At 444, where unam contrasted with omnis has many parallels in Seneca, the adverb una may seem to find support in Aen. 8.689 una omnes ruere, (cf. Aen. 1.86 una Eurusque Notusque ruunt, 2.476-7, 7.710), but in tragedy Seneca uses una only twice, preceded by et to introduce the second of two items: Oed. 591 horrorque et una quicquid aeternae creant / celantque tenebrae. and Thy. 492 et ipsum et una generis invisi indolem : nor is there any parallel in his prose (where una is more common) for this configuration.

Finally donate matri pacem preserved in both E and A violates the metre. Frank has preferred Avantius’donate matrem pace over Gronovius’ bold and brilliant donate matri bella. But a) nefas … geritur rightly noted as unique by Frank, evokes the standard bellum geritur and bellum is revealed as the issue in 458. b) It is easy to explain how the unusual sense of the verb “make a present of/ renounce war for your mother” could be misunderstood and replaced with pacem, much harder to accept in Senecan tragedy a usage with acc. and abl. which is limited even in Senecan prose to the cliché civitate donatus.

But one is never far from some shrewd perception in Frank. on the same page she draws our attention to the formal and logical parallelism between 458 bellum tollite aut belli moram and 406 aut solve bellum mater, aut prima excipe. This kind of alertness to Senecan diction and his use of linguistic cross-reference is the mark of a responsive critic, and we hope Frank will return to further work on the complexity of Seneca’s tragic texts.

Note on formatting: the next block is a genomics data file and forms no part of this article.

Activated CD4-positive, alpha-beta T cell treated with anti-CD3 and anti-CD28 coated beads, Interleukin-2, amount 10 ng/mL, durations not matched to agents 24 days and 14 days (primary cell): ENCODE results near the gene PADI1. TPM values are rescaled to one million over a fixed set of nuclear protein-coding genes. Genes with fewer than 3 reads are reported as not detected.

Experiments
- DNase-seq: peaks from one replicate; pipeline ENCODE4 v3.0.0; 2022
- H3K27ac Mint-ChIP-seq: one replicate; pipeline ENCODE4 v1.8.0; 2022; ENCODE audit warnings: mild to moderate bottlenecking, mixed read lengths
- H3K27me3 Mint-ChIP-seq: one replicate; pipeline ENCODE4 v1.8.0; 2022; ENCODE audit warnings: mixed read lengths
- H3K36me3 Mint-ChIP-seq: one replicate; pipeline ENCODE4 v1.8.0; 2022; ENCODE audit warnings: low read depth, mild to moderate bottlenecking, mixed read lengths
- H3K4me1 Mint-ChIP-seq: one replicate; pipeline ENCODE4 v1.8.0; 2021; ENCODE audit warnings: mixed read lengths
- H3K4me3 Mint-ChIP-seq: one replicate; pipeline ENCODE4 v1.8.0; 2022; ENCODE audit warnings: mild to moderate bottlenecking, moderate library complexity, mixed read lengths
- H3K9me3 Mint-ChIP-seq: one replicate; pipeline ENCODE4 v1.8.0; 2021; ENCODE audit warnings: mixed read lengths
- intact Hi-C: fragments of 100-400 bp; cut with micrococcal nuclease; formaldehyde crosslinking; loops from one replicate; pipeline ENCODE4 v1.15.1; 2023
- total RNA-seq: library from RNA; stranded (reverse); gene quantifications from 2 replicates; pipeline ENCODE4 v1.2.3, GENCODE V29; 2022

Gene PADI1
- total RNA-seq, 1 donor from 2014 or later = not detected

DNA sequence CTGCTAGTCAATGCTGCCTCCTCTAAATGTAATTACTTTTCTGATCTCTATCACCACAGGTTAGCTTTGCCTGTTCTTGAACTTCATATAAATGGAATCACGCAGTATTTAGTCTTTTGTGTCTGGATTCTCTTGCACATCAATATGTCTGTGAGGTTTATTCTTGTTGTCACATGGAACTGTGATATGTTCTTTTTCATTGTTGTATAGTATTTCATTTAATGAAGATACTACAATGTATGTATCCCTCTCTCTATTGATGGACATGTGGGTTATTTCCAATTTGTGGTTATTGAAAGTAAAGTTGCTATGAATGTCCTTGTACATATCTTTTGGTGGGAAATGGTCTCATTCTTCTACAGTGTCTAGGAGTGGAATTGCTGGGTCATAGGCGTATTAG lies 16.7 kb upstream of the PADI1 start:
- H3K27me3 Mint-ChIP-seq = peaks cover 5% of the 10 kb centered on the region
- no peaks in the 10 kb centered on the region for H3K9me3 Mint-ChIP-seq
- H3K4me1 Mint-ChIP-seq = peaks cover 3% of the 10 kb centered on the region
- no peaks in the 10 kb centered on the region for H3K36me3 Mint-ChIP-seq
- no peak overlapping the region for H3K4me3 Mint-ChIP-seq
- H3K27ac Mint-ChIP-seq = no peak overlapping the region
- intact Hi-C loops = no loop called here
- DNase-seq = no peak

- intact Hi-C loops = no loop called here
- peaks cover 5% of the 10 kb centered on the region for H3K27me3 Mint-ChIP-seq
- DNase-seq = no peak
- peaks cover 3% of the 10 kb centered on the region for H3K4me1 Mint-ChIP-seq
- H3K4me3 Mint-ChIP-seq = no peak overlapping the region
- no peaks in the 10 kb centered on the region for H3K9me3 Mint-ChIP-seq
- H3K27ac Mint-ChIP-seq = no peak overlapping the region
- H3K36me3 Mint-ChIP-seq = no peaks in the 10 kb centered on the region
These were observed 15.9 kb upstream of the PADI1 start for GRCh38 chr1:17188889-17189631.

• [1] Given the poor international reporting of Italian publications she cannot be reproached with missing A. Barchiesi’s helpful introduction to Phoenissae (Florence 1984).
    [2] Oedipus is named in self reference at 89, and 313, and self-address at 178, also by Jocasta at 554. The purpose of avoiding all other names may be not only to stress their incestuous kinships, but to imply their subordination as his instruments or products. Frank has a useful comparative appendix showing the frequency of each kinship term in other plays; Phoen. doubles the number found in even in the full length Oedipus !
    [3] One might object that the Eumenides by their nature must follow Orestes, and being supernatural can do so without time or trouble!
    [4] Frank rightly accepts the technical arguments of Fitch ( AJP 102, 1981) that Phoen. with its many shortened final -o’s must be a late tragedy, if not the last, and dates it conjecturally to A.D. 62 after Seneca’s retirement.
    [5] Cf Leo Obs. Crit. 80, suggesting a lacuna before 320. Without rex or even te, exemplum in ingens regia stirpe editum is simply the object of invocant rogantque.
    [6] At times Frank can be as harsh on Seneca as Roland Mayer in his Phaedra; compare p164 on the powerful half-line iubente te vel vivet : “His dramas…give evidence in other respects of having been composed with careless speed (e.g. clumsy versification, excessive use of stock descriptions, unoriginal and repetitive choral lyrics.”
    [7] I have now given up the sexual interpretation I proposed in Ramus 12 (1983) p65, in favour of Gronovius’ understanding “provide the suicide weapon for your mother” (rejected by Frank p175, but cf. Eur. Pho. 1455-60).
    [8] He addresses Polyneices without naming him between the first order to depart 593 and the last at 636.
    [9] As Frank notes (and her note shows signs of wordprocessor confusion), in the absence of any comment from Zwierlein the reading in his text may be a typographical error rather than his choice.